Harvest Celebrations from the mid- to latter-half of the 19th century, as reported in newspapers in the United States, show the different types of “Harvest Customs” celebrated. Some customs and words were borrowed from various German immigrants, others were simple gatherings after the work of the harvest with time for thanksgiving and gratitude for adequate (or abundant) food to last until next harvest season.
Victorian America enjoyed shooting contests in a wide range of settings–from professional marksman organizations to small town celebrations. Come see vintage newspaper articles about events that pitted man against man and measured skills of accuracy.
Etiquette governing balls and dances in the American Victorian era seems stuffy, old-fashioned, and strict to 21st century Americans. Every rule of decorum ensured good manners were in play, but most importantly, the moral purity and innocence of young women and young men were maintained. Etiquette governed everything from how a man asked a woman for a dance to how he could properly hold her hand while dancing, to how many dances that pair could have in one evening. This article contains the specifics propriety demanded, and the vintage sources where they may be found. Leap year turned some of the lady’s restrictions upon the men; see the true-to-history newspaper article from 1888 that starred in Sophia’s Leap-Year Courtship.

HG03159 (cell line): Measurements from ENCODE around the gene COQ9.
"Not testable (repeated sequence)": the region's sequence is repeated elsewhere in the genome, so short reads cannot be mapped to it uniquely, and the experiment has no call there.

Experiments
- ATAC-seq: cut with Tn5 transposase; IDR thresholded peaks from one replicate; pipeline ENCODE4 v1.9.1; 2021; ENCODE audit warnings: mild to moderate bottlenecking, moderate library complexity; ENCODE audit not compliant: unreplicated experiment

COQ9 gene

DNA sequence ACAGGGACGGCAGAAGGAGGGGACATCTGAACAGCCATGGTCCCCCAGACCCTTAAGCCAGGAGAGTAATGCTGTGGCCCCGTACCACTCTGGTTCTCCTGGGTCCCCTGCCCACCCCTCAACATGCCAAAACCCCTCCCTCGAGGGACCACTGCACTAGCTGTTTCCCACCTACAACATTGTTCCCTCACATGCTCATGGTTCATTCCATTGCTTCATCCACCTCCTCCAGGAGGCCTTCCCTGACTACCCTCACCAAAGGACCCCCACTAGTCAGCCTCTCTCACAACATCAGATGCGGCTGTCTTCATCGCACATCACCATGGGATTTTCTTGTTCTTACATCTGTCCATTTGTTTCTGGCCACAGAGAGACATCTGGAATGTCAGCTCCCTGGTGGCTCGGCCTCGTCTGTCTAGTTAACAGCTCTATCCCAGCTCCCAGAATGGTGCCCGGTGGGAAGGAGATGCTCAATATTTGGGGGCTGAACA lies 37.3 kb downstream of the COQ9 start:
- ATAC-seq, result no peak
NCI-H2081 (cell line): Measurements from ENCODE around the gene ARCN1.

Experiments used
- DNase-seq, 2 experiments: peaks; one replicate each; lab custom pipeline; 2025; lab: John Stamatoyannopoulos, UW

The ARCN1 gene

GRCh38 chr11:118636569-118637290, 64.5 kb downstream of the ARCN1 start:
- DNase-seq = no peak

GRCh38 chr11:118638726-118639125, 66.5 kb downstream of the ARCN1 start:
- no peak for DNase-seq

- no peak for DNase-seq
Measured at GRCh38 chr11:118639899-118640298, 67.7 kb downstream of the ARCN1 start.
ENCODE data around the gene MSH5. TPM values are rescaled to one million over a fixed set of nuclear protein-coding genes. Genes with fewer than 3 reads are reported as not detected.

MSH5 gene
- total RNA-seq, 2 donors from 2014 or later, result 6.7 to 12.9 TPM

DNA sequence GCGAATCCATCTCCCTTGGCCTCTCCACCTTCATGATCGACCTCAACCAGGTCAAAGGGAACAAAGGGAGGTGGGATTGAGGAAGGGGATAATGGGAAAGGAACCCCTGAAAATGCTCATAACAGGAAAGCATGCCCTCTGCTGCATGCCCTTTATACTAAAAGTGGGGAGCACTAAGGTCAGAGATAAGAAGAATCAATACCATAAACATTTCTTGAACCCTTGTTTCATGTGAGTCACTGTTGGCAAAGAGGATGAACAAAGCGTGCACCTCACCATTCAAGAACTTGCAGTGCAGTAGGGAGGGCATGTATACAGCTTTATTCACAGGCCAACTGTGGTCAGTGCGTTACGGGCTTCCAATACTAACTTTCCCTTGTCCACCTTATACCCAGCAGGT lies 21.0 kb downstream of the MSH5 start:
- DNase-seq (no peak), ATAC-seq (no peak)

Oktoberfest is a multi-national celebration of German culture, held annually in Munich, Germany and in many other locations worldwide. German immigrants to the United States before and during the Victorian Era brought the custom with them. The sixteen-day festival of parades, music, food, and folkloric dancing begins on the third Saturday of September each year. The 2016 holiday begins today, September 17, 2016.
“Pioneer Hearts” may be a Facebook Group whose members are scattered throughout the United States–and worldwide–but we often meet in local gatherings. This post introduces the Utah contingent (with a Texan thrown in for good measure), with pictures taken at yesterday’s get-together, links to each author’s webpages and online presence, and more!